The creation of the certificate is called issuing. The organizations that issue certificates are called Certificate Authorities (CA). The person or organization the certificate is given (issued) to is called the Subject.

The certificate is valid during some time period. If the certificate is used outside of this time period, it is either "not yet valid" or "expired".

When the certificate is issued, the certificate authority signs it and the signature of this certificate authority is put to the certificate.

The certificate authority can claim the certificate to be not valid anymore in some cases, for example, when the Subject claims that the certificate's private key was stolen. Another case is when the Certificate Authority's private key has become known to third parties and the signature doesn't identify authenticity anymore. Such a certificate is called revoked. The certificate authority keeps the list of revoked certificates and each certificate can contain the address (URI) of the certificate revocation list.

There can be several types of CAs. If you utilize certificates for some n-tier software solution (for authentication/security purposes), the certificates will most likely be generated by the server part of the software solution. In this case the user of the server part will act as a CA. If the certificate is issued by some organization to itself (i.e., the CA is the Subject), the certificate is called self-signed.

If the data exchange in which the certificates are involved is public (i.e., more than one organization participates in the process), self-signed certificates are a security compromise. The side that receives the certificate during the data exchange session can't reliably verify the identity of the other side unless there is some repository that can confirm the identity of that other side. The certificate authority itself is a good repository. There are several commercial organizations that issue and manage certificates (most of them are affiliates of the VeriSign company). They act as certificate repositories and their authenticity is well known to the public.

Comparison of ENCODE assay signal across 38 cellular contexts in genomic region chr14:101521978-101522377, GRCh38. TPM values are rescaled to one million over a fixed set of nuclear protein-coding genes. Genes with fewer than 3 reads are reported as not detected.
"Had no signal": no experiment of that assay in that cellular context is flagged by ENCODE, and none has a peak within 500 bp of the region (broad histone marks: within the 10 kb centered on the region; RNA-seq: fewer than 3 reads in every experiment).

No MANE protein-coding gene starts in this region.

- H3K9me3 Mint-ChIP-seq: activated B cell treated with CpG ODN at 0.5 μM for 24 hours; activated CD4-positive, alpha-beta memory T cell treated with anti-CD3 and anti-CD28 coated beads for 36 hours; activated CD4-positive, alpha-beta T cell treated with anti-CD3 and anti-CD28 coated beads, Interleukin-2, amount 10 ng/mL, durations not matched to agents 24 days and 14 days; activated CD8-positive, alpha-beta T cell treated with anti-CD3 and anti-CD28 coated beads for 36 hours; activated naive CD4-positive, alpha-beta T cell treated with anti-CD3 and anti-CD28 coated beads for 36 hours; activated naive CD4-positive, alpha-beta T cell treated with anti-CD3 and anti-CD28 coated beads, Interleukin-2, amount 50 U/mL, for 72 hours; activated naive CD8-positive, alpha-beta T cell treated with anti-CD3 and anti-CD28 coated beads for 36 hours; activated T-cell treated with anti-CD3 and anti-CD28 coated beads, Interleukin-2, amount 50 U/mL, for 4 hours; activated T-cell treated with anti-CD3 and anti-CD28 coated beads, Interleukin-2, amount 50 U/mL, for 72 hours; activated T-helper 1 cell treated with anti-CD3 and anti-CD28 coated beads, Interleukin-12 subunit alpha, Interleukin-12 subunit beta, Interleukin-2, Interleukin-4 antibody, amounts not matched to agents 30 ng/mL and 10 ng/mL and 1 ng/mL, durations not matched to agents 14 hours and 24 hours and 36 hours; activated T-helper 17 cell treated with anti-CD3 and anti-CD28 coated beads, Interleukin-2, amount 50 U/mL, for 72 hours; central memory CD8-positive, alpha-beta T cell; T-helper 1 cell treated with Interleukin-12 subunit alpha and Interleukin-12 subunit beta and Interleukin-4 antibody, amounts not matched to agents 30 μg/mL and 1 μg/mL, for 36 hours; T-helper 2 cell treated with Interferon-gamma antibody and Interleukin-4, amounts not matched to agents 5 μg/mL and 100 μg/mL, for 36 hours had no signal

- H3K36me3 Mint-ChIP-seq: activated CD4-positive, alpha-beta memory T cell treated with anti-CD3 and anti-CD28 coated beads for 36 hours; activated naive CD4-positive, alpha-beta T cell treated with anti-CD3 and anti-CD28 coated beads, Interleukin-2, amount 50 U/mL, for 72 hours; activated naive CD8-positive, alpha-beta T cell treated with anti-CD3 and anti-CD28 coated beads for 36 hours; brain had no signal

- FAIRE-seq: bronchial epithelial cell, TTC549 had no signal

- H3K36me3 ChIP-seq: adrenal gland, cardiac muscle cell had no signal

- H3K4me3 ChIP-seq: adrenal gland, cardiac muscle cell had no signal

Certificate authorities that publicly issue certificates usually require that the person who requests the certificate prove his or her identity by passing regular (paper) documents (passport, driver's license, etc.).

Another type of public activity that involves certificates is electronic document signature or encryption. In this case there is one party that signs/encrypts the data, and any number of parties that get the information must check it for validity.

When one side of the data exchange session receives the certificate from other side, it is supposed to validate the certificate, i.e., check the following:

  • The certificate integrity must not be corrupted. Each certificate contains the data that can be used to check certificate integrity. Information in a corrupted certificate can't be used at all.
  • If the certificate is not self-signed, the CA's authenticity should be verified. This is done by looking for this CA's certificate in the repository. The repository can be local to the application that validates the certificate (for example, the Windows 32 API provides an API for accessing built-in Windows certificate storage). Custom storage can be used (it can be located on other systems including public certificate repositories. If the certificate is found, we use the CA certificate to validate the certificate in question. If the certificate is not found, we can't confirm the authenticity of the certificate in question.